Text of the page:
America’s income gap stats

According to data released by the Social Security Administration, 23 Million Americans make less than $5,000 a year, while only 166 make more than $50 Million per year.  Some other data highlights:

  • 119,400 Americans make more than $1 Million per year
  • 81 Million Americans make less than $29,999.99 per year
  • 92.5% of Americans make less than $99,999.99 per year

Chart:

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This data paints a picture of the ‘real’ economy which is supposedly consumer driven.  Here’s another chart illustrating the income gap:

As an aside, in 2012 the average wage was $42,498.21, while the median one was far lower, ot $27,519.10.

But that is a broad average. Narrowing the data down, is what we have done in the chart below which shows that in 2012, the poorest 23.3 million working Americans, who earned between $0.01 and $4,999.99 at  an average net comp of $2,024.79, earned a total of $47.2 billion. And on the other end, we looked at the richest 2,915 Americans who earned $10 million or over in the past year, an average of $22 million per worker, and cumulatively, some $64.3 billion.

In brief: in the past year, the poorest 23.3 million Americans earned 36% less than the richest 2,915 Americans (and less than twice more than the richest 166). Needless to say, this excludes wealth from capital and asset appreciation, usually a benefit reserved exclusively for the latter; it also excludes the amount of taxes paid by either of these two income extremes.

Let’s be clear about the economic analysis.  While it is true there are many disenfranchised people at the poor end of the curve, this is a side effect.  Wealthy people don’t drive a consumer based economy, they don’t have the numbers.  Bill Gates can’t buy 10,000 pairs of shoes (well he could but why would he?) whereas 10,000 people will.  Also the rich have the tendency to save thus destroying capital or removing it from the economy, whereas the poor and middle class have the tendency to spend, thus increasing growth.  Finally, wealthy people have the tendency to create micro economies totally detached from the mainstream economy, such as by creating niche luxury items of no real value (Diamond skulls, $1,000 Caviar and Lobster pizza, etc.).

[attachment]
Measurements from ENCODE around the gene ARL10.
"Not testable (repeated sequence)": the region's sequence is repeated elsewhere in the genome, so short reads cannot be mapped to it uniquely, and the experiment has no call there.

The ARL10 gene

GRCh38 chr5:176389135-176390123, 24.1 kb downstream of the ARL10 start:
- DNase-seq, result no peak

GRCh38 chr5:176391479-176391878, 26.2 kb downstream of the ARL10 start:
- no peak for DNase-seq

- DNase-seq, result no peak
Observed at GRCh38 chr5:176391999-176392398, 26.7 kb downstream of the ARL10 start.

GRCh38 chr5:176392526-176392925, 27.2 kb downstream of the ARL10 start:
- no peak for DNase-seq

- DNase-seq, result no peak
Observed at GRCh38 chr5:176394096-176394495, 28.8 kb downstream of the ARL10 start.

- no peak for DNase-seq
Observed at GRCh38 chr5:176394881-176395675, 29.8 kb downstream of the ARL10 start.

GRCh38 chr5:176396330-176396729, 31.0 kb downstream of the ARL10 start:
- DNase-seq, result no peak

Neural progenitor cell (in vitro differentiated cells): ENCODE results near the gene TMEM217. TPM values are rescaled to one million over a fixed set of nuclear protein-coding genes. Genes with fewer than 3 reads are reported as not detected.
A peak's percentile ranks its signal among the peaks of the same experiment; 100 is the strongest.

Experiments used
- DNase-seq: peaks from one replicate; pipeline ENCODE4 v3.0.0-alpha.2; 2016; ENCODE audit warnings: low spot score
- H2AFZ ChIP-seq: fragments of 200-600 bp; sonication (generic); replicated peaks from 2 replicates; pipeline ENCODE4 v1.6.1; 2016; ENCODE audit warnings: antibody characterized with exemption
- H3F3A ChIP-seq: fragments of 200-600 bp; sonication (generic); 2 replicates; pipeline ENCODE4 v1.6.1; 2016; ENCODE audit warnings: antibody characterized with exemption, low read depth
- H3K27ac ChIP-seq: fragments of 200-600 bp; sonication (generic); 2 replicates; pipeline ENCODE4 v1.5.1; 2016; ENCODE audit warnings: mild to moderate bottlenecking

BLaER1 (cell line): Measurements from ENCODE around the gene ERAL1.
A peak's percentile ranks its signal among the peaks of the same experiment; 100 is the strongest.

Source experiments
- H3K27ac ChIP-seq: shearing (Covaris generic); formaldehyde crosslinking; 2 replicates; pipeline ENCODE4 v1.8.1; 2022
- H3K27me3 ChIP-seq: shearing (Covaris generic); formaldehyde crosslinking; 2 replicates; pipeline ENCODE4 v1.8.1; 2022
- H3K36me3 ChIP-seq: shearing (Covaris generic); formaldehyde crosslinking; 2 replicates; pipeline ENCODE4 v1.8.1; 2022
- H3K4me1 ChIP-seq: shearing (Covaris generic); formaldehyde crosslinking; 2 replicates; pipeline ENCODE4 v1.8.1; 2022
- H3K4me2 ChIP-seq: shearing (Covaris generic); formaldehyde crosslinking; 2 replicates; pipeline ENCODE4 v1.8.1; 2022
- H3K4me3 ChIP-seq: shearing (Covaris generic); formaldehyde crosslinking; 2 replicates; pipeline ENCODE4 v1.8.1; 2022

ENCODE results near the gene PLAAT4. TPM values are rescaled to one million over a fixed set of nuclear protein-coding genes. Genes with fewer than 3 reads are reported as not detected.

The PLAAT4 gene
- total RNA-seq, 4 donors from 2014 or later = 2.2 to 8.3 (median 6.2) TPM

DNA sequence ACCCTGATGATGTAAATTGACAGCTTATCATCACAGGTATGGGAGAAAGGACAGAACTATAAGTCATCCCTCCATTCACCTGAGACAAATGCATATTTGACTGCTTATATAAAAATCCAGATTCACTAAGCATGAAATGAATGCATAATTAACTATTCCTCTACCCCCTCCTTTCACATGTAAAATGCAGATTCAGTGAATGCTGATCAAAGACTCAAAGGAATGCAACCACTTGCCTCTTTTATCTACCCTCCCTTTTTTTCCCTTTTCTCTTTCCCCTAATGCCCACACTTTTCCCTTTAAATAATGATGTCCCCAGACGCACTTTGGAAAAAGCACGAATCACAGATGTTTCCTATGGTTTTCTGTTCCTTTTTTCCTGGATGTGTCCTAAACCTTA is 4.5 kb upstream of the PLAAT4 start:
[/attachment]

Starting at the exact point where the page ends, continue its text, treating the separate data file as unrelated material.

Assuming Bill Gates current net worth of $72 Billion, if a one-time tax was imposed on him, it would enable 5,000 start ups to receive $7,200,000 in funding.  Assuming 50% of funding was used for hiring, and assuming an average wage of $50,000/year, each start up could hire 72 people.  Combining all 5,000 start ups this is 360,000 people.  The 360,000 people now employed would spend their money and also create tax revenue for the US Treasury, as majority of tax still comes from the working class, not the rich (who utilize legal tax efficient vehicles to reduce their effective tax rate to as low as 10% or sometimes less).  Mr. Gates would still be left with $36 Billion.  If he lives for another 30 years (he’s currently 58 years old) he would need to spend $1.2 Billion per year in order to squander his fortune, assuming he has no more income.

The income gap represents problem of a dead economy.  Small business in the US are the largest drivers of new employment, and pay the greatest per capita share of taxes.

Further Reading:

http://www.zerohedge.com/contributed/2013-11-04/americas-income-who-has-it

http://www.zerohedge.com/news/2013-11-05/record-us-income-inequality-one-chart

http://www.socialsecurity.gov/cgi-bin/netcomp.cgi?year=2012